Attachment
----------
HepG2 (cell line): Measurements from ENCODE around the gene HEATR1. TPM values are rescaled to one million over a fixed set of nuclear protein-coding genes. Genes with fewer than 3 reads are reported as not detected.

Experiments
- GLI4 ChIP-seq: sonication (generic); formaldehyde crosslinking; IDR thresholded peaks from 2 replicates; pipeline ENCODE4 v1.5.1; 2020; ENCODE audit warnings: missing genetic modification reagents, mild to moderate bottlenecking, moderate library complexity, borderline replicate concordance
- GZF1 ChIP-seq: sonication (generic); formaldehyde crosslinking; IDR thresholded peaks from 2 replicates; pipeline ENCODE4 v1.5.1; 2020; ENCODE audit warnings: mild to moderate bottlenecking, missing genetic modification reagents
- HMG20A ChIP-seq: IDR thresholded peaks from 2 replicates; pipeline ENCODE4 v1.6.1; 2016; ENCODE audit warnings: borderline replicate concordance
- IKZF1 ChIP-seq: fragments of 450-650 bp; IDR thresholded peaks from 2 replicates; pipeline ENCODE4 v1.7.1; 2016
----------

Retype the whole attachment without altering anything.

HepG2 (cell line): Measurements from ENCODE around the gene HEATR1. TPM values are rescaled to one million over a fixed set of nuclear protein-coding genes. Genes with fewer than 3 reads are reported as not detected.

Experiments
- GLI4 ChIP-seq: sonication (generic); formaldehyde crosslinking; IDR thresholded peaks from 2 replicates; pipeline ENCODE4 v1.5.1; 2020; ENCODE audit warnings: missing genetic modification reagents, mild to moderate bottlenecking, moderate library complexity, borderline replicate concordance
- GZF1 ChIP-seq: sonication (generic); formaldehyde crosslinking; IDR thresholded peaks from 2 replicates; pipeline ENCODE4 v1.5.1; 2020; ENCODE audit warnings: mild to moderate bottlenecking, missing genetic modification reagents
- HMG20A ChIP-seq: IDR thresholded peaks from 2 replicates; pipeline ENCODE4 v1.6.1; 2016; ENCODE audit warnings: borderline replicate concordance
- IKZF1 ChIP-seq: fragments of 450-650 bp; IDR thresholded peaks from 2 replicates; pipeline ENCODE4 v1.7.1; 2016